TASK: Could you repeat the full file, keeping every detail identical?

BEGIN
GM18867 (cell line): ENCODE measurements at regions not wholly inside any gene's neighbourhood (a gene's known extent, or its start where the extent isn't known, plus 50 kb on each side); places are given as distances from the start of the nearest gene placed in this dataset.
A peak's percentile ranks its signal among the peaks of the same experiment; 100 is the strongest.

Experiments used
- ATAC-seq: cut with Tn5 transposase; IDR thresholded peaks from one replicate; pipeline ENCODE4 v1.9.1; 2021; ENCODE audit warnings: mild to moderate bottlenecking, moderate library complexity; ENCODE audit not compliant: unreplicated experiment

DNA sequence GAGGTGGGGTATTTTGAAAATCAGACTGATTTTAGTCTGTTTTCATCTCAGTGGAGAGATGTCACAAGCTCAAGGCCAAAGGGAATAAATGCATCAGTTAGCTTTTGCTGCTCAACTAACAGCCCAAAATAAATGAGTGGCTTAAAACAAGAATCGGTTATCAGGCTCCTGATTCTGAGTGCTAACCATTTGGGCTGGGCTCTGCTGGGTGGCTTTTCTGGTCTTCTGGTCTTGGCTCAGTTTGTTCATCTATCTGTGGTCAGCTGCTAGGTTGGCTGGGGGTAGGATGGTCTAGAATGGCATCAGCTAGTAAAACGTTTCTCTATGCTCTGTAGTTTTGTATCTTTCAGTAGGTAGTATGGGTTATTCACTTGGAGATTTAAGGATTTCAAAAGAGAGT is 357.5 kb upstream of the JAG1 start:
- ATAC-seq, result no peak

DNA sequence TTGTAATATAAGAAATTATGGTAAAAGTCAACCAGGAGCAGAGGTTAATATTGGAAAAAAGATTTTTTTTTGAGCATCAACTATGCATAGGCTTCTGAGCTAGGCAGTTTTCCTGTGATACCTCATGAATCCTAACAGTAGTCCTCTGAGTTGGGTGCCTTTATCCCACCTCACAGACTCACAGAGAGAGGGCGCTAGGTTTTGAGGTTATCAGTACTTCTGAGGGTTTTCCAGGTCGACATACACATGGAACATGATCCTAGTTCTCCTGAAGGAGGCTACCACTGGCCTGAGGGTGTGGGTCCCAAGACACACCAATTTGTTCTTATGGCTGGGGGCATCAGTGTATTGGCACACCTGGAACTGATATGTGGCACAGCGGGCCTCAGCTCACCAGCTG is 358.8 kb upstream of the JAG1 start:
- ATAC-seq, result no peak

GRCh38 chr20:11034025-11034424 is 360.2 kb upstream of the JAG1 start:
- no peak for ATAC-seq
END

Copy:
GM18867 (cell line): ENCODE measurements at regions not wholly inside any gene's neighbourhood (a gene's known extent, or its start where the extent isn't known, plus 50 kb on each side); places are given as distances from the start of the nearest gene placed in this dataset.
A peak's percentile ranks its signal among the peaks of the same experiment; 100 is the strongest.

Experiments used
- ATAC-seq: cut with Tn5 transposase; IDR thresholded peaks from one replicate; pipeline ENCODE4 v1.9.1; 2021; ENCODE audit warnings: mild to moderate bottlenecking, moderate library complexity; ENCODE audit not compliant: unreplicated experiment

DNA sequence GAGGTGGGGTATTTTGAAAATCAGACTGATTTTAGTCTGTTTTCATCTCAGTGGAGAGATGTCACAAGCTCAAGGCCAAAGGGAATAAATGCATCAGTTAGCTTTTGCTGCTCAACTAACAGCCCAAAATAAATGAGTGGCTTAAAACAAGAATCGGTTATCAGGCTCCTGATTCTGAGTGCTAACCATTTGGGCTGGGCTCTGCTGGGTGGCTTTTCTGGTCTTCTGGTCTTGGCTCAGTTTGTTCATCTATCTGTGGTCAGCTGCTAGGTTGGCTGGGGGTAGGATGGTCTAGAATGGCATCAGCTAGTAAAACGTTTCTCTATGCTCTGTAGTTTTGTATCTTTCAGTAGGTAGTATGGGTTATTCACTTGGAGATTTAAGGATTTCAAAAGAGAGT is 357.5 kb upstream of the JAG1 start:
- ATAC-seq, result no peak

DNA sequence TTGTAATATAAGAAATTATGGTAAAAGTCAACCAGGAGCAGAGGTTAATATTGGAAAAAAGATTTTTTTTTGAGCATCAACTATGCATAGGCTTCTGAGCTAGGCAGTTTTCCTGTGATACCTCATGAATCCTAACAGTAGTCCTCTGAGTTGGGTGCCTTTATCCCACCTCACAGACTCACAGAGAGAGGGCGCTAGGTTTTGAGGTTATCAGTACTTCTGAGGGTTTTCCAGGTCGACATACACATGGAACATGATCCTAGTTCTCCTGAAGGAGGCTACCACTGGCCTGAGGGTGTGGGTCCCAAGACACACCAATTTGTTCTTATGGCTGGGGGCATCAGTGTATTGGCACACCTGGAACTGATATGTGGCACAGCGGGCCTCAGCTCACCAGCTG is 358.8 kb upstream of the JAG1 start:
- ATAC-seq, result no peak

GRCh38 chr20:11034025-11034424 is 360.2 kb upstream of the JAG1 start:
- no peak for ATAC-seq